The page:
Werner Rainer Fassbinder is one of those artists known for his tumultuous personal and political life, and yet with all the dialogue swirling around his backstory and untimely death, there is no doubt that he sent a charge through the film community that is still being acknowledged today. The New German Cinema of the 1970s breathed new life into an industry and created a massive impact. Part of the fact is that Fassbinder’s work hearkens back to his forefathers, while constructing a space within the medium that was all his own. That’s what the great filmmakers do. They take what has already been done, grab hold of some inspiration, and run with it into some new uncharted territory.
In the case of Ali: Fear Eats the Soul, he takes the work of 1950s melodrama master Douglas Sirk and transposes it to his contemporary Germany. His particular inspiration is All That Heaven Allows, which revolves around the shocking romance between a respectable woman and her younger suitor. That in itself makes for a juicy piece of drama, but Fassbinder expands on that by adding a racial component. Always fascinated by topics of race, Fassbinder looks at an elderly German lady (Brigiditte Mire), who begins to form a bond with a much younger Moroccan laborer named Ali (El Hedi ben Salem).
What begins as a small gesture, soon enough actually develops into something more, because once they sit down to coffee, they realize they actually appreciate each other’s company. Although I don’t understand German, the subtitles make it clear that Ali’s German is rather rudimentary, and yet that matters little to Emmi. She just enjoys having someone to talk to.
Emmi works as a maid and her husband is deceased and her children are grown up. She’s lonely. Ali has a group of friends from his home land, but he feels like he’s treated less than human in Germany. Emmi’s different than your average German, but then again, her first husband was a Pole during the Nazi regime, so she’s no stranger to going against the grain. To her it’s not a big deal. It’s just gets blown up by family and the tenants around her. Her nosy neighbors are quick to gossip and they all have a heavy case of discrimination. In fact, the unlikely couple are surrounded by narrow-minds sitting atop old bodies. A prime example is the local grocer, who ignores Ali, before changing his tune since he wants Emmi’s business. But even Emmi’s children are not pleased. You can understand being surprised and a bit dismayed, but once a television set is kicked in, there’s automatically more to it. It’s not simply anger in it being such a rash decision, but the fact that Ali is a foreigner (and much younger). And yet all these separate issues are so closely intertwined it becomes an interesting situation. More often than not it’s the pervading bigotry that is the most noticeable.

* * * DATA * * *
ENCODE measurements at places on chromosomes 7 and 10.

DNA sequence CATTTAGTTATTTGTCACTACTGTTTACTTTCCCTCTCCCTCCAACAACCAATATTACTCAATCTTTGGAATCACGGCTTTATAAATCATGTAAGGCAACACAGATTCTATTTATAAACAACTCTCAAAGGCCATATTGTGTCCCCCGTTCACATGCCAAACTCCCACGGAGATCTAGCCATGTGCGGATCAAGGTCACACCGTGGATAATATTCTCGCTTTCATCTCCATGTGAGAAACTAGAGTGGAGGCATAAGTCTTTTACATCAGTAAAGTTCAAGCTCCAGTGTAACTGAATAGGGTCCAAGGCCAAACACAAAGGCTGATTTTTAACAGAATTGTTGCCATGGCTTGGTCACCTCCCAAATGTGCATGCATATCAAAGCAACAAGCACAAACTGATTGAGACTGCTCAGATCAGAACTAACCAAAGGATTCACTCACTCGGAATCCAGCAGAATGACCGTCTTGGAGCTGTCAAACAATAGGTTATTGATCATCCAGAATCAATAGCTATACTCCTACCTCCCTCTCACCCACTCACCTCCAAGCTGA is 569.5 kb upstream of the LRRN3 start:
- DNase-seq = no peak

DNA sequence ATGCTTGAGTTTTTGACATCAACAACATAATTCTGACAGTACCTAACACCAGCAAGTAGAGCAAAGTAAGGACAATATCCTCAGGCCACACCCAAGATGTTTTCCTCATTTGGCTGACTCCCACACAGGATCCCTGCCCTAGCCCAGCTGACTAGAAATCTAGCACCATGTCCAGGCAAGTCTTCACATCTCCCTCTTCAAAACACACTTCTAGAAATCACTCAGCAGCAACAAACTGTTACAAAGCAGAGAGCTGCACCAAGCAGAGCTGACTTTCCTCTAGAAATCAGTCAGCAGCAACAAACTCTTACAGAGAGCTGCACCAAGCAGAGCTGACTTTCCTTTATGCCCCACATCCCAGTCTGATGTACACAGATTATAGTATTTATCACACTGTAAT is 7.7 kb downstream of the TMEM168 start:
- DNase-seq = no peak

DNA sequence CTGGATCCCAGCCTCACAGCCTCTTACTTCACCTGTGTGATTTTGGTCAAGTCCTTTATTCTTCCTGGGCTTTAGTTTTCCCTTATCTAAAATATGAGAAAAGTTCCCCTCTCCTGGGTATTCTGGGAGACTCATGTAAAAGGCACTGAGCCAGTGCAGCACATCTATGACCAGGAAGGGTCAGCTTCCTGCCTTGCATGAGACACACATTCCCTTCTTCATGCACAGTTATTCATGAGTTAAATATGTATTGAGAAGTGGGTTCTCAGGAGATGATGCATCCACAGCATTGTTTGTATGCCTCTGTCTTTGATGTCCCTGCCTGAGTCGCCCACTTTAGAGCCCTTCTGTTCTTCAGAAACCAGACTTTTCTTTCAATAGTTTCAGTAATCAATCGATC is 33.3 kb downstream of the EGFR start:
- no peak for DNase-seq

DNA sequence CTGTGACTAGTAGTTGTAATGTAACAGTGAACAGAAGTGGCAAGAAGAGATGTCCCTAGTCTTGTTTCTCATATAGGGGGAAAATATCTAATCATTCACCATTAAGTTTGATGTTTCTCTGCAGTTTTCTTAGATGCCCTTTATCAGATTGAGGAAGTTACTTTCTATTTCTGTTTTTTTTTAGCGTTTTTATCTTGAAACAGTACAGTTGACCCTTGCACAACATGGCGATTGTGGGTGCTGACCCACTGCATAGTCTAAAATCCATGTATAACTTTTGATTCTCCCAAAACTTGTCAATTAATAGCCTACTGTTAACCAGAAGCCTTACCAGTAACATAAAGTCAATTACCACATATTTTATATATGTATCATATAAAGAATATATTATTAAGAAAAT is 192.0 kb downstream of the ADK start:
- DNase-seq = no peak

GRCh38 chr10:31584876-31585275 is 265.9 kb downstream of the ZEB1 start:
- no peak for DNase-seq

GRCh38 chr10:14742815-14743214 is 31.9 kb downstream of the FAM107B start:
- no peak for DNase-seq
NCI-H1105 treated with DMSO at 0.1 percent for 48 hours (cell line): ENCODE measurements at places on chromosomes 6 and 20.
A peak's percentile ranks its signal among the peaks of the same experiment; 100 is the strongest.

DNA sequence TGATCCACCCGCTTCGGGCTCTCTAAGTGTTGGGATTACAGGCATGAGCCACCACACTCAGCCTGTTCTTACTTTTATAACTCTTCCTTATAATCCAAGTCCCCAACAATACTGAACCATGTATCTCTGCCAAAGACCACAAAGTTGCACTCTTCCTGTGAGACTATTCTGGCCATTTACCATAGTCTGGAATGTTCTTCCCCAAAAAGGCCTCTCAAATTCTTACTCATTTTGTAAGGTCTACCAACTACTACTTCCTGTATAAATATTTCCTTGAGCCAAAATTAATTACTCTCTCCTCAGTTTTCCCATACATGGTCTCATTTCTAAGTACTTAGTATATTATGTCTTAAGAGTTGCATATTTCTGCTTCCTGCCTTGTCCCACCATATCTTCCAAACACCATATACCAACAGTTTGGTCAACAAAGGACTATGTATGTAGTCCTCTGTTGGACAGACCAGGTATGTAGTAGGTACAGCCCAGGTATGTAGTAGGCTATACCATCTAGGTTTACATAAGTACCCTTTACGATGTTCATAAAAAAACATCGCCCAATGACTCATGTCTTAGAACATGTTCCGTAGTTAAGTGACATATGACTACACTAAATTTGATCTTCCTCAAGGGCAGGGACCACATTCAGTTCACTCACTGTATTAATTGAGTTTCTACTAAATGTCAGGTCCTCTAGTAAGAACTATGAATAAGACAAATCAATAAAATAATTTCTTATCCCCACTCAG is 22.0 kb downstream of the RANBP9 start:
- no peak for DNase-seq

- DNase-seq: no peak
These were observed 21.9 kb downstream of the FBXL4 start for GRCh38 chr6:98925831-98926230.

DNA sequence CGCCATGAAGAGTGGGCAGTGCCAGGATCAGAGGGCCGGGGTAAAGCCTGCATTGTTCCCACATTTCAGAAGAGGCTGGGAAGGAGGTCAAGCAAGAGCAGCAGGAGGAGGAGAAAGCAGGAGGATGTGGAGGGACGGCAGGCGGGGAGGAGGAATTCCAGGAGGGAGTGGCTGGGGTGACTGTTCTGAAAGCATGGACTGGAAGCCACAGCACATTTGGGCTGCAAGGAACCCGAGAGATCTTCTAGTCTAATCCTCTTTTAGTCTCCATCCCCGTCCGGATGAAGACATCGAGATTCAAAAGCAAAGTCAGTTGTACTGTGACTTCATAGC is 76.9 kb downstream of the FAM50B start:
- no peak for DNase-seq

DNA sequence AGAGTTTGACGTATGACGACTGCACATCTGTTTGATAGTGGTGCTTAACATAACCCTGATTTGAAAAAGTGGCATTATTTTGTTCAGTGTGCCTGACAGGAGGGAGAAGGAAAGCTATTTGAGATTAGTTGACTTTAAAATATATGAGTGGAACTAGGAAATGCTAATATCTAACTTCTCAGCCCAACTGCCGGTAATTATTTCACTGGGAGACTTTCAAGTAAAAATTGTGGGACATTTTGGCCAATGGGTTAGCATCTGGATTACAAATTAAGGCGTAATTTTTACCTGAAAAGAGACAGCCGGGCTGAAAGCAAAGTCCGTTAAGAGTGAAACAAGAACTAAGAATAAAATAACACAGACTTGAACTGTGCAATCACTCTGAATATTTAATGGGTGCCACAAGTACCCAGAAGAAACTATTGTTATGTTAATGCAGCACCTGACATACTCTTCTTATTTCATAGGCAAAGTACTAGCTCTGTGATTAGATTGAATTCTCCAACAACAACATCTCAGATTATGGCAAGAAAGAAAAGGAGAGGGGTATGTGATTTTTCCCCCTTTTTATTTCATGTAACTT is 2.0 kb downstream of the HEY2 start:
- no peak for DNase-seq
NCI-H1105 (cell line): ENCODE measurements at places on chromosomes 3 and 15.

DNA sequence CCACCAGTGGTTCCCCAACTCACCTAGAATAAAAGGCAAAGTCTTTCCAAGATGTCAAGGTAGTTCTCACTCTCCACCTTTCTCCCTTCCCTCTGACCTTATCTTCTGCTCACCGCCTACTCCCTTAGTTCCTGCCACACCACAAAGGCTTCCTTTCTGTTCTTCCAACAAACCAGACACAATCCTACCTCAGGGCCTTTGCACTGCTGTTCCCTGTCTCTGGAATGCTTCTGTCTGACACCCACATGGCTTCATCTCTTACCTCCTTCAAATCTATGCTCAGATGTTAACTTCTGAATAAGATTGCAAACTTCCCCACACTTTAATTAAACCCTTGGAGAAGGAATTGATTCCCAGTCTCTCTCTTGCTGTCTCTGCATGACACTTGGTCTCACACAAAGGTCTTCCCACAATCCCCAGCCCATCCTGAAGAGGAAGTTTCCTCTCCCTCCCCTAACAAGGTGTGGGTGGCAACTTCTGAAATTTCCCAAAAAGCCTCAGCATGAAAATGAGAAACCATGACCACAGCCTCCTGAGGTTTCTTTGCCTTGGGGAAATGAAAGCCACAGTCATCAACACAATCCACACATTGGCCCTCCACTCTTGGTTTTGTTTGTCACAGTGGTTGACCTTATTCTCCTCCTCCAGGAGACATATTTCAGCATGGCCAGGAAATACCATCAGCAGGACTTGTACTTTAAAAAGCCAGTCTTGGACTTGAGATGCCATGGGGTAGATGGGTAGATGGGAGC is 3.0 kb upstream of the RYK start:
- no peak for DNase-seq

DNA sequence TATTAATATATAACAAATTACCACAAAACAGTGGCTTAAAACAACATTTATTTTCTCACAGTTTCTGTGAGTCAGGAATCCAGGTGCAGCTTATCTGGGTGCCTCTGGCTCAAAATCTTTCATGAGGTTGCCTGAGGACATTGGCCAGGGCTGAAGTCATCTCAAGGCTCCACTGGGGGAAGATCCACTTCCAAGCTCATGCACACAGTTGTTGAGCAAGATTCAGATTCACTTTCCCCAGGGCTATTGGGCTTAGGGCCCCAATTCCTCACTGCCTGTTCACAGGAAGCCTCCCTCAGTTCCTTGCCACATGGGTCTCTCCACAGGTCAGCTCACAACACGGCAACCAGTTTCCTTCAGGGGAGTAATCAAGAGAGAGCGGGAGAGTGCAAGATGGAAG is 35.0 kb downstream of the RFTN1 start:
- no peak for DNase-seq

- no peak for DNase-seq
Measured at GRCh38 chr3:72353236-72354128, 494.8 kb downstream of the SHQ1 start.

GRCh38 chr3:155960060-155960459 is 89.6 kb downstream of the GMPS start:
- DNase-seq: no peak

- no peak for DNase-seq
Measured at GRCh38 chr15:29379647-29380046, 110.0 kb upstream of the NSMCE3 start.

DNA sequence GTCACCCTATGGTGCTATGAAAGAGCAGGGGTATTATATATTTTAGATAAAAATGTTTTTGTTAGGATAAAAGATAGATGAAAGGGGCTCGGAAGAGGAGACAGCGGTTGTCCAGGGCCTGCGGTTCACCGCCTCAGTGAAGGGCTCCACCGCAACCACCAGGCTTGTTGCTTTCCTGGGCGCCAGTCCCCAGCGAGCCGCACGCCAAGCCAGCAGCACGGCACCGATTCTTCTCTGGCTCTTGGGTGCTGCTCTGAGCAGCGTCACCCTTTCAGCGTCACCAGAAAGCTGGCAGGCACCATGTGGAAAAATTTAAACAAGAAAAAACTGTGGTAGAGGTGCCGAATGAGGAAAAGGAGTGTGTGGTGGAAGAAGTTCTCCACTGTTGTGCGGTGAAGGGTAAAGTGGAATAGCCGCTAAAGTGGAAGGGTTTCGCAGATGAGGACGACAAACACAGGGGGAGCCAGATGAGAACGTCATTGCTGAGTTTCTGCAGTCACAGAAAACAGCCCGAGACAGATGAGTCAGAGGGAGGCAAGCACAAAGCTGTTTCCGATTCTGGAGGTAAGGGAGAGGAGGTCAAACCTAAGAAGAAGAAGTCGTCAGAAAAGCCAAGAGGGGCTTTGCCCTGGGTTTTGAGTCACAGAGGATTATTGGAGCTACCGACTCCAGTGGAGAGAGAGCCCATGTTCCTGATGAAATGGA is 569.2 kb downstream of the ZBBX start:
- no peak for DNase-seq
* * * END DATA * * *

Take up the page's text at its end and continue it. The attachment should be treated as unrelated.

Although the issue of age plays a role too, because at times Emmi looks out of place with Ali’s friends, and the same goes for Ali among her friends. It even leads him to a one night stand with the sultry bar owner (Barbara Valentin). But Emmi is a very forgiving soul and in her, Ali finds grace. I’m not sure if I concur with all the conclusions that Fassbinder draws, but I can respect his stands on race. In fact, when Ali alludes to the catastrophe in Munich during the Olympics in ’72, such a current events make this prejudice toward Arabs all too real. It was a real pertinent issue and it still is to this day.
As for Fassbinder, he certainly knows how to work around his sets. The composition of his scenes are simple, but vibrant in misce-en-scene. He certainly has a touch of Sirk, being a little less luxurious, but still as bright. The closest modern example I think of is Wes Anderson as far as utilizing interesting color schemes and symmetry to frame shots. Also, there are quite a few times where Fassbinder maintains a shot for seconds on end. In such moments, it feels like we’re looking at a painting in a Fassbinder gallery. And it is exactly that. Art with an emotional depth from one of the foremost German masters.